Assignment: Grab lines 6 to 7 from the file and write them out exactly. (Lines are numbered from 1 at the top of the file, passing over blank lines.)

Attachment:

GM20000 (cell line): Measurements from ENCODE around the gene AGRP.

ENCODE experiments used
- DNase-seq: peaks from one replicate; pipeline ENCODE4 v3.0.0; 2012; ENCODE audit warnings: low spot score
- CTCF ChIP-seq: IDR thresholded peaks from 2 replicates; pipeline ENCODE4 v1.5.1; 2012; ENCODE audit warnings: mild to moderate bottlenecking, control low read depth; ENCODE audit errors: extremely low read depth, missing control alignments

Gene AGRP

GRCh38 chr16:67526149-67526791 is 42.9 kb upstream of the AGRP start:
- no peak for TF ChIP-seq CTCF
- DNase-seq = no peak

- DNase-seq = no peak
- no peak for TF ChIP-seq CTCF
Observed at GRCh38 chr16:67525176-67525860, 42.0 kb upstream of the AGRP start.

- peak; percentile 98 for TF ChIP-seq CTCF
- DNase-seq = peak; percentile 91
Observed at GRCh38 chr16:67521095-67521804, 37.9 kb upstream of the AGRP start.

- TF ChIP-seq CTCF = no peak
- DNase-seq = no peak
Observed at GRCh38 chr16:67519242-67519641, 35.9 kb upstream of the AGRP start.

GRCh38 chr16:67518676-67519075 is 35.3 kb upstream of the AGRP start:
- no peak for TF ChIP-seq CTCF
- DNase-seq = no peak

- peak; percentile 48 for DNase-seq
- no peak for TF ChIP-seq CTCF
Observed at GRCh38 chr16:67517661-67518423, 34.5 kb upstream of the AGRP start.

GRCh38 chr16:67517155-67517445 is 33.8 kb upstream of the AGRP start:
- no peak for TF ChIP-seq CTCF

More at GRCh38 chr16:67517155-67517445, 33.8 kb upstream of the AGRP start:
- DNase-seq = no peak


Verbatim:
GRCh38 chr16:67526149-67526791 is 42.9 kb upstream of the AGRP start:
- no peak for TF ChIP-seq CTCF